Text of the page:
Innovation is the most important objective at Apple, and we will not lose sight of that. These decisions will not close any doors for us. Subject to a board declaration, we plan to initiate a quarterly dividend of $2.65 per share beginning in the September quarter. A quarterly dividend will provide current income to our shareholders, and we also believe it will broaden Apple's investor base by attracting new investors who don't currently own Apple stock.

Additionally, in the December quarter, we plan to commence a share repurchase program. The board has authorized the repurchase of $10 billion of stock over the next 3 fiscal years with the primary objective of neutralizing dilution from future grants through Apple's employee equity programs. We will continually assess the opportunities to invest further in our business, and in consultation with our board, we will review our dividend and share purchase plans periodically. We will continue to do what we believe is in the best interest of Apple and our long-term shareholders.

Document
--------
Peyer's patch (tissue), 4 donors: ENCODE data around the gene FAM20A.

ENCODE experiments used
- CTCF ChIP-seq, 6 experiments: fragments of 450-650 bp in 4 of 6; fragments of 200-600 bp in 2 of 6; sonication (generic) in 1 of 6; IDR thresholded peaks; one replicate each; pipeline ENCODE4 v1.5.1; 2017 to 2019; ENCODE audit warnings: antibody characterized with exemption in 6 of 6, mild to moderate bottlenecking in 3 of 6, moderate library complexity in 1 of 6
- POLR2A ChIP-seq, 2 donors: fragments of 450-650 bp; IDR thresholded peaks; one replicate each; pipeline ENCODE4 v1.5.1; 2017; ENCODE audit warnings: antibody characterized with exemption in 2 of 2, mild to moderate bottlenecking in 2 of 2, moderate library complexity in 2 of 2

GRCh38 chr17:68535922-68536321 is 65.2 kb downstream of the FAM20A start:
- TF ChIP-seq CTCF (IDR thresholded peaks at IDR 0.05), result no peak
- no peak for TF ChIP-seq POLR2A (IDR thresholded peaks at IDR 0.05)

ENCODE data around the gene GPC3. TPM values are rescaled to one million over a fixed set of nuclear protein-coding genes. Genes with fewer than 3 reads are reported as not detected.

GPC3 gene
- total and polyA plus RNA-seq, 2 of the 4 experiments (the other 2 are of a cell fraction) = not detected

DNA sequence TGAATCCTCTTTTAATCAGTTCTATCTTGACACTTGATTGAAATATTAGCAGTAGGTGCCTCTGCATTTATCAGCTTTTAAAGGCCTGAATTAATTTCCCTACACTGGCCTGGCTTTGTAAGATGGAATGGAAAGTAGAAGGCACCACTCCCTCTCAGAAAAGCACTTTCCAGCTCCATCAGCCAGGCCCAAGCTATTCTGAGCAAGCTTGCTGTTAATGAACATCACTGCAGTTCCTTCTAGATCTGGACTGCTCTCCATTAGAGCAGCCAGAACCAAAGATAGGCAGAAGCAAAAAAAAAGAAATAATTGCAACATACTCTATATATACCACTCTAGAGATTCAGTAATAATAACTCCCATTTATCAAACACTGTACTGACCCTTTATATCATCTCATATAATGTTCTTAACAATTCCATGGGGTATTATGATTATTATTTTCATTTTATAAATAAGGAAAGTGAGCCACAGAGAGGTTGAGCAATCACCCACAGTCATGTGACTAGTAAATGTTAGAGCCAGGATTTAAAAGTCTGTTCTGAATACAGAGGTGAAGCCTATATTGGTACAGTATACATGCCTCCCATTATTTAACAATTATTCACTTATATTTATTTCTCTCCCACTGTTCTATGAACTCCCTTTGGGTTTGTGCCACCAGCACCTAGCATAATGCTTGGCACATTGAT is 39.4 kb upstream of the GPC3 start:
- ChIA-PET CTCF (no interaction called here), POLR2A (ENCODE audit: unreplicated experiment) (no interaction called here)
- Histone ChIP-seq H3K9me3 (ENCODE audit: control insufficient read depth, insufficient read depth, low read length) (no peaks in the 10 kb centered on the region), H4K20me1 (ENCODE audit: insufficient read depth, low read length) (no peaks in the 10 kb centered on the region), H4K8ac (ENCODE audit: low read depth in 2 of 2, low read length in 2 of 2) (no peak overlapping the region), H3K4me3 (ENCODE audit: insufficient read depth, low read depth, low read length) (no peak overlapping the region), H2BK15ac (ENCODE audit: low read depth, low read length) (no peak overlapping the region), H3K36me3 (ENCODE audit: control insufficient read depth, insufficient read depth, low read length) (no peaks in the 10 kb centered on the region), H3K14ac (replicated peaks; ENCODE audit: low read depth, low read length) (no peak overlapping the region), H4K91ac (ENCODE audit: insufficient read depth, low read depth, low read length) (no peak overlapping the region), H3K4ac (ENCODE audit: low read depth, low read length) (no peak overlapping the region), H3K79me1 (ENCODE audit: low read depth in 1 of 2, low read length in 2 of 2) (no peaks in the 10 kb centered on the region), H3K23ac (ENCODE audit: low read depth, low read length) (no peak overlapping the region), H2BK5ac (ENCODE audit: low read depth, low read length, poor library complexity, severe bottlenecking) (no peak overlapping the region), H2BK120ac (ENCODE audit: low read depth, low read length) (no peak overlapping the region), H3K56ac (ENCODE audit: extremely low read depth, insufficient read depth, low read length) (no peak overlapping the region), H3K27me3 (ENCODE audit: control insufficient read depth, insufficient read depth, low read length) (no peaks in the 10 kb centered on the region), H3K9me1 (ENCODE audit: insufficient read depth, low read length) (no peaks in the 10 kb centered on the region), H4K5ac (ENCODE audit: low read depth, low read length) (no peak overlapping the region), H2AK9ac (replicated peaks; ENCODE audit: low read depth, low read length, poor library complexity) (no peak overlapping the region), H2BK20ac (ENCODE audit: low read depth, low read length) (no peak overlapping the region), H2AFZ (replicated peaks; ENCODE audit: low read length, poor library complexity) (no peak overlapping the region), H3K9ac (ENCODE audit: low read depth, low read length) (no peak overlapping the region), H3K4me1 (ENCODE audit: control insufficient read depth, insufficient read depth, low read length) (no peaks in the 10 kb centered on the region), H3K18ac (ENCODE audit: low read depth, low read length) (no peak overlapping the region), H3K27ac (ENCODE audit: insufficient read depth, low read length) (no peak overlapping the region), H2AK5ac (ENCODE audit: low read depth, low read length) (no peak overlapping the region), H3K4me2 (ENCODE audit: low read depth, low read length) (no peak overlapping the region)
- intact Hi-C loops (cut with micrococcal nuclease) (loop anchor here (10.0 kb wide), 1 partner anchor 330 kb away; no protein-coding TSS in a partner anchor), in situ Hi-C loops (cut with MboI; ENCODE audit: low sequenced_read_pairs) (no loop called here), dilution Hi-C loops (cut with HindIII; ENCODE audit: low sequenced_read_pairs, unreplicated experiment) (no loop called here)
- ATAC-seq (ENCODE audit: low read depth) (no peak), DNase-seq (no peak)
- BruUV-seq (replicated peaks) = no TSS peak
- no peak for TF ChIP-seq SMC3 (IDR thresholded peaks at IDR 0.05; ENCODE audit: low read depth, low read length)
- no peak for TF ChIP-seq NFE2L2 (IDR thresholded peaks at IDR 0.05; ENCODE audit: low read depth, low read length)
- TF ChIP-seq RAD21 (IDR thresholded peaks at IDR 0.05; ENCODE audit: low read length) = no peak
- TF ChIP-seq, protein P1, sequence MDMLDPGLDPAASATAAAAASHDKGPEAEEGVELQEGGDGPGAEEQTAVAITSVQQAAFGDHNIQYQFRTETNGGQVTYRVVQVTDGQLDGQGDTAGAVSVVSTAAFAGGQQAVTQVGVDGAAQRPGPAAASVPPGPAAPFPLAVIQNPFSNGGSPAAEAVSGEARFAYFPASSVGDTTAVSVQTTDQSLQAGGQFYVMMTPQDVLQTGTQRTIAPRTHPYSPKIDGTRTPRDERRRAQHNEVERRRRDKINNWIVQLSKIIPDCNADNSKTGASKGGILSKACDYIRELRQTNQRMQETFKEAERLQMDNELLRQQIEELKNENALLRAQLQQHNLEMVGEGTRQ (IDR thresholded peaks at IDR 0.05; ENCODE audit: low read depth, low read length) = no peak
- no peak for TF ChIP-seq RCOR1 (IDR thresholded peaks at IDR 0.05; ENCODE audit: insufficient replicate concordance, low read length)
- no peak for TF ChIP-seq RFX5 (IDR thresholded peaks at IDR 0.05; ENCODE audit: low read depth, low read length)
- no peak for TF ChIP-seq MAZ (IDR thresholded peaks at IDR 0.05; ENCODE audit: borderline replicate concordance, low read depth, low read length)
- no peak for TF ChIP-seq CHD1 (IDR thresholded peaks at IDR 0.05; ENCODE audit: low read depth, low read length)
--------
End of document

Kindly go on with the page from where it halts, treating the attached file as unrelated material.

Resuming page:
I'd now like to turn over the call to Peter, who will provide more details on our programs.

Peter Oppenheimer

Thank you, Tim. Apple's cash has increased substantially for all the right reasons. Our business is performing extremely well, and we have been very disciplined with our stewardship of the cash, making great investments on the business.

In fiscal year '11, our cash increased by $31 billion with $24 billion of that growth coming from abroad. During the first quarter of fiscal year '12, we generated another $16 billion. That left us with about $98 billion of cash at the end of the December quarter, of which about $64 billion was outside the United States. As Tim said, that's plenty of cash to run the business, so we're announcing today a dividend and share repurchase program.